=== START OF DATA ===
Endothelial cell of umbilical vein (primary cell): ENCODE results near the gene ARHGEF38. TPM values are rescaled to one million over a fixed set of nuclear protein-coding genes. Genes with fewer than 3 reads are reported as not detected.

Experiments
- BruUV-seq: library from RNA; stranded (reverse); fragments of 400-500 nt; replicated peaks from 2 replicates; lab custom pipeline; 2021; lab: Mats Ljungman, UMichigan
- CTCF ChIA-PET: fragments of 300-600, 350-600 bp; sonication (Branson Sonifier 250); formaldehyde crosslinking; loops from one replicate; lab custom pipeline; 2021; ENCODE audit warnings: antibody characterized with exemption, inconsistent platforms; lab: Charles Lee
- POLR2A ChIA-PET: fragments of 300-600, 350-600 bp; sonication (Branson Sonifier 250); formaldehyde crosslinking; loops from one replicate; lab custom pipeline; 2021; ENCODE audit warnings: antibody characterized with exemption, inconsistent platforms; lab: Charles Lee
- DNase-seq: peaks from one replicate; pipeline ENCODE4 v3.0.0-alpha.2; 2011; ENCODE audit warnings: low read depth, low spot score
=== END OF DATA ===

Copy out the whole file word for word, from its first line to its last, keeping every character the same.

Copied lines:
Endothelial cell of umbilical vein (primary cell): ENCODE results near the gene ARHGEF38. TPM values are rescaled to one million over a fixed set of nuclear protein-coding genes. Genes with fewer than 3 reads are reported as not detected.

Experiments
- BruUV-seq: library from RNA; stranded (reverse); fragments of 400-500 nt; replicated peaks from 2 replicates; lab custom pipeline; 2021; lab: Mats Ljungman, UMichigan
- CTCF ChIA-PET: fragments of 300-600, 350-600 bp; sonication (Branson Sonifier 250); formaldehyde crosslinking; loops from one replicate; lab custom pipeline; 2021; ENCODE audit warnings: antibody characterized with exemption, inconsistent platforms; lab: Charles Lee
- POLR2A ChIA-PET: fragments of 300-600, 350-600 bp; sonication (Branson Sonifier 250); formaldehyde crosslinking; loops from one replicate; lab custom pipeline; 2021; ENCODE audit warnings: antibody characterized with exemption, inconsistent platforms; lab: Charles Lee
- DNase-seq: peaks from one replicate; pipeline ENCODE4 v3.0.0-alpha.2; 2011; ENCODE audit warnings: low read depth, low spot score